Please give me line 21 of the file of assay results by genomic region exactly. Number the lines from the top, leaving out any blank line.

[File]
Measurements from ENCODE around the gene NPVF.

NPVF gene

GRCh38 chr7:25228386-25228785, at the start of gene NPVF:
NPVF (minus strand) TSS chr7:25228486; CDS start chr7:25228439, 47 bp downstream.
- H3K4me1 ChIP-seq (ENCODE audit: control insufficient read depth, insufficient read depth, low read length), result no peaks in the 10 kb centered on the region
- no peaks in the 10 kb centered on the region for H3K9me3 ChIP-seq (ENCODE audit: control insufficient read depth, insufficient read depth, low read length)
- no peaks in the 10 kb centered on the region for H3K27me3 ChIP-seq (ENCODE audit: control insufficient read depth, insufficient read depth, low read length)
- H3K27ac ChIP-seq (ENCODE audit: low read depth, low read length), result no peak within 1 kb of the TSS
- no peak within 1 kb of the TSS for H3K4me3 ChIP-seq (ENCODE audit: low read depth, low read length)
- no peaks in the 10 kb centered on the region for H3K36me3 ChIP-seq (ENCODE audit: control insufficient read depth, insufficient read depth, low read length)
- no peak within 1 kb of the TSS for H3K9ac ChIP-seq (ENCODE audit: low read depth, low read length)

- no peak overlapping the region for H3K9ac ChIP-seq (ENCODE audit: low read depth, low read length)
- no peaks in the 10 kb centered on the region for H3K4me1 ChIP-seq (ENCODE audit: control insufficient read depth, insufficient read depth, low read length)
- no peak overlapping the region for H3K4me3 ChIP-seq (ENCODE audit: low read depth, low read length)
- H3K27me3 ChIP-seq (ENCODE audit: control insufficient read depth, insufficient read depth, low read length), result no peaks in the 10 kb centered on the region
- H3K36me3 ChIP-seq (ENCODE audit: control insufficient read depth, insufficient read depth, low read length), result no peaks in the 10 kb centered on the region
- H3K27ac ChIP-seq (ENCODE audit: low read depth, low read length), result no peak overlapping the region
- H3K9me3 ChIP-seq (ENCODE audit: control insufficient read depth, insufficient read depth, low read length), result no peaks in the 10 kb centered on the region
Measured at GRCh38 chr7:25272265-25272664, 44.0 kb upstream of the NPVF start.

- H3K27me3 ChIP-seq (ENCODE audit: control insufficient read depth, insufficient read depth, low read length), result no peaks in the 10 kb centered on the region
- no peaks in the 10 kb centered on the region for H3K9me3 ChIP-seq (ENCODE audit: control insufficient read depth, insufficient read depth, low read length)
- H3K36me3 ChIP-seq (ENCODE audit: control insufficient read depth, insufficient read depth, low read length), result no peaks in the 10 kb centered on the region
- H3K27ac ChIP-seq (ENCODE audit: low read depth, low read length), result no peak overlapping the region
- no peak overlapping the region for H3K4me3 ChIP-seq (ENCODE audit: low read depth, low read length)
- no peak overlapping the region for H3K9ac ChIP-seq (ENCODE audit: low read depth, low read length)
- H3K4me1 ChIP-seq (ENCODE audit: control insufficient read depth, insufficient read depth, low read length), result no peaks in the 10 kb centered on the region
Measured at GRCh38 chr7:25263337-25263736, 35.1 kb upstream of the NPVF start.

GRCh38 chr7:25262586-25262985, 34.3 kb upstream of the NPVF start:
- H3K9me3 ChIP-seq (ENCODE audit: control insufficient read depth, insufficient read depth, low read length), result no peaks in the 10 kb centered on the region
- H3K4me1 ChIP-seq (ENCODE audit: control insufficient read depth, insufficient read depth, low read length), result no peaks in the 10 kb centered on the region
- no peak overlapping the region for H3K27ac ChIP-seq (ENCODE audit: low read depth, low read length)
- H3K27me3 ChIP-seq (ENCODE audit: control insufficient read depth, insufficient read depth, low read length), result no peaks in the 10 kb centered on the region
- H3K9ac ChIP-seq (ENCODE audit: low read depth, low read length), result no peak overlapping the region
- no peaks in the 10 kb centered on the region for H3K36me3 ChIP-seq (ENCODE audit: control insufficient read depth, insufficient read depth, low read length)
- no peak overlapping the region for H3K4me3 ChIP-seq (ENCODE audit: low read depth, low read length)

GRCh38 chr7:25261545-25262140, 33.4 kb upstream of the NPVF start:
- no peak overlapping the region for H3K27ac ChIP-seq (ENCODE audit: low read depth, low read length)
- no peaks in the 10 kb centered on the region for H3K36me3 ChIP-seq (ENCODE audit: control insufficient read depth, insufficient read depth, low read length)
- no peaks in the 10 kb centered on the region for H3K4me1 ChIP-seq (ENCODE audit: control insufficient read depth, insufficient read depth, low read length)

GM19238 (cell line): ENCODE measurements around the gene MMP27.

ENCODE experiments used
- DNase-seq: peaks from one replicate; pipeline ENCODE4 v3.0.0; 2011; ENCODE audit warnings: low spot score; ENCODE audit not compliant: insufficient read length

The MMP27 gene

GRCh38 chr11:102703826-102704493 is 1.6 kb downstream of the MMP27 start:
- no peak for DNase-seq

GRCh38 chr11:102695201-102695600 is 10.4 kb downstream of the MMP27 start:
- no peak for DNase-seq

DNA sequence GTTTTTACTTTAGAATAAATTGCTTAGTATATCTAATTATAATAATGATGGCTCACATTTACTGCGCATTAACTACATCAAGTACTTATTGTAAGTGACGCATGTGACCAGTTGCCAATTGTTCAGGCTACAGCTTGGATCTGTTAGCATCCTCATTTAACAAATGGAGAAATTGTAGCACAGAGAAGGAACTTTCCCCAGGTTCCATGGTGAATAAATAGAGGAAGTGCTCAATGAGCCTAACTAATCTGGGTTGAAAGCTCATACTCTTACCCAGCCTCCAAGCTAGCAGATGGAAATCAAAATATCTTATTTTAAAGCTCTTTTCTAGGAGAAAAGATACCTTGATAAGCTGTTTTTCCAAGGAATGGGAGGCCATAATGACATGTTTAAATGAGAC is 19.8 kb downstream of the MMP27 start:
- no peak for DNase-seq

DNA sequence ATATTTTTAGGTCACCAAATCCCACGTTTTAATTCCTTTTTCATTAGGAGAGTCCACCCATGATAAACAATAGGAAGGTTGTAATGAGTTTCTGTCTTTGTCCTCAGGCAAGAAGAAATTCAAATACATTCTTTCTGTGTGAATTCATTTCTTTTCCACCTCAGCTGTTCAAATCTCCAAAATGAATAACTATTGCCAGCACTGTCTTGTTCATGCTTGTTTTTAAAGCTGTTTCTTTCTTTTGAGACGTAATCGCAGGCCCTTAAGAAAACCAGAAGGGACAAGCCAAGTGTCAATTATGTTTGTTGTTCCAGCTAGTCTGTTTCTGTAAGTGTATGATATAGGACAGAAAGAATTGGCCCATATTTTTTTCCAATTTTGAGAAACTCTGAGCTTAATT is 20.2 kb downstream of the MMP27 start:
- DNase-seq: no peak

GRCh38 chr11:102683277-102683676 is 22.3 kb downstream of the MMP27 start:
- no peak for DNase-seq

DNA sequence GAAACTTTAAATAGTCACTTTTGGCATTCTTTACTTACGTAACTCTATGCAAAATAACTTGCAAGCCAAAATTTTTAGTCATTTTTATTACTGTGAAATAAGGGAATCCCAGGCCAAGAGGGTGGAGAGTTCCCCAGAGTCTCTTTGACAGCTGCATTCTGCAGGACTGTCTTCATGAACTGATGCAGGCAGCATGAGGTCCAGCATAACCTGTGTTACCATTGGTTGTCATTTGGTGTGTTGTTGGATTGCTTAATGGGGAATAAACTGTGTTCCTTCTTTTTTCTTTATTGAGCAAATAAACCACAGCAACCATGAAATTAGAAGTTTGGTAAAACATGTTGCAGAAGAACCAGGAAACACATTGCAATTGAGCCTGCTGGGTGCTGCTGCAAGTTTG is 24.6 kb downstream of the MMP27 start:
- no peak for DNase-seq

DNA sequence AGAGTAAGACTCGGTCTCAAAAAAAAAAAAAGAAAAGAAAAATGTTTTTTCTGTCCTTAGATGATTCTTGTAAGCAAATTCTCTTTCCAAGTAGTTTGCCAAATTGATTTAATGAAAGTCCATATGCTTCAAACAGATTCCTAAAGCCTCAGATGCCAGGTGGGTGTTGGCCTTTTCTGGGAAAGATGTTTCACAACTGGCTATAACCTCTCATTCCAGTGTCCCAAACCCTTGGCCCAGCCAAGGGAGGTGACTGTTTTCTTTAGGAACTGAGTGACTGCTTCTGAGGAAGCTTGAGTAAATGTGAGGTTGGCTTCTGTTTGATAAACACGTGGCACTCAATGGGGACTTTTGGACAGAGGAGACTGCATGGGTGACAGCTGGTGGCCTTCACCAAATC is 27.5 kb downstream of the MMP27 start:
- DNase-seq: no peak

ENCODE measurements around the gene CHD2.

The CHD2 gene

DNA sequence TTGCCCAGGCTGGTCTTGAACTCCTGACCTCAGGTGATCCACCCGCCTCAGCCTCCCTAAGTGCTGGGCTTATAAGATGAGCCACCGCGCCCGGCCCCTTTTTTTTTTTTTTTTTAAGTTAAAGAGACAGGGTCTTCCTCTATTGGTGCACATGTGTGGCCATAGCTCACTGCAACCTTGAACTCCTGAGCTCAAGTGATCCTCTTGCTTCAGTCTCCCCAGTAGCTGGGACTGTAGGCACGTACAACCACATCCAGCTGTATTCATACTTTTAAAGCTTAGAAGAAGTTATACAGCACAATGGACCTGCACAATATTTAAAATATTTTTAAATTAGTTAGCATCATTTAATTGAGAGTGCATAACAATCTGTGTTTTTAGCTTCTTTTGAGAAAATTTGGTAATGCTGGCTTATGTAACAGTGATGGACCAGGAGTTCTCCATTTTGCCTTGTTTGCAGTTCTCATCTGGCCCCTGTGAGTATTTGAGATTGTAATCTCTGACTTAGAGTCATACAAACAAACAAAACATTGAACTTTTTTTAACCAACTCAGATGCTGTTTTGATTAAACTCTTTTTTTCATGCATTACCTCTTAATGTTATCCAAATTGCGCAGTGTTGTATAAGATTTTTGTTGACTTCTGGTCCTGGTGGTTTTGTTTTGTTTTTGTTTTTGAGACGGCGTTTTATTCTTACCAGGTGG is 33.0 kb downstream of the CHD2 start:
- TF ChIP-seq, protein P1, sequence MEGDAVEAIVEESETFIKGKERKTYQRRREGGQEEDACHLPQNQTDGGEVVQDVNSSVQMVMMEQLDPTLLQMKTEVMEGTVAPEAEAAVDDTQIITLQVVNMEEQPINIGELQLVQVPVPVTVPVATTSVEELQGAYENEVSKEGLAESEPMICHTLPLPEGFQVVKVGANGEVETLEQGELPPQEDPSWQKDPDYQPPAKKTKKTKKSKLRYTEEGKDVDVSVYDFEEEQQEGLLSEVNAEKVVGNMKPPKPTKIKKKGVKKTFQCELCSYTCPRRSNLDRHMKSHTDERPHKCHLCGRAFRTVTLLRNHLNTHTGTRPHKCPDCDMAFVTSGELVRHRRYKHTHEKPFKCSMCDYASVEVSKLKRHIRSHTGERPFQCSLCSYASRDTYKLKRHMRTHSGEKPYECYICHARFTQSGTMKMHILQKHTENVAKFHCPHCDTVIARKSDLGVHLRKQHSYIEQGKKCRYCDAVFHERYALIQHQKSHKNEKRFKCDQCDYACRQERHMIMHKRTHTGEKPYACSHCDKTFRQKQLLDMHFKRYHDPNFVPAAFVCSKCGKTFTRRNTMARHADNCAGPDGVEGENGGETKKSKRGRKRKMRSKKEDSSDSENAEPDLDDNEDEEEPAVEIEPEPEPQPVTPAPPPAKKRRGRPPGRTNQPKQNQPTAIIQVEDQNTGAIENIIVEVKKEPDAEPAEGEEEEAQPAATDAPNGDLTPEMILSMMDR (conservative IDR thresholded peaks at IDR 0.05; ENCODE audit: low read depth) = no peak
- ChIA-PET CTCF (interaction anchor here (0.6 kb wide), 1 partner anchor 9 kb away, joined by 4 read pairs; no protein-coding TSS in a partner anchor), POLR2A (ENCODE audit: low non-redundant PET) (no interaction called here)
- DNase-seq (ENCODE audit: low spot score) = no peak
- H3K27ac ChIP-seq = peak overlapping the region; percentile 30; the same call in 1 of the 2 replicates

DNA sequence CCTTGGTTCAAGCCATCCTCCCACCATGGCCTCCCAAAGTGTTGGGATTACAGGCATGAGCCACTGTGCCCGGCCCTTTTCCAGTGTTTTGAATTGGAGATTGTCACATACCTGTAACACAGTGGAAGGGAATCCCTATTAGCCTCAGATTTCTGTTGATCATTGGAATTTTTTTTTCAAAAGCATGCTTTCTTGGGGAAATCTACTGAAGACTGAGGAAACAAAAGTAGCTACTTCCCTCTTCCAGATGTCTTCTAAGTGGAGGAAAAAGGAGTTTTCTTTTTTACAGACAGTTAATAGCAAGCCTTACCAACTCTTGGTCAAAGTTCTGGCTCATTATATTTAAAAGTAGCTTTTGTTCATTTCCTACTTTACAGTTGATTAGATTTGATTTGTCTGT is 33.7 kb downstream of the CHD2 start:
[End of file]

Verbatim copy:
- no peaks in the 10 kb centered on the region for H3K9me3 ChIP-seq (ENCODE audit: control insufficient read depth, insufficient read depth, low read length)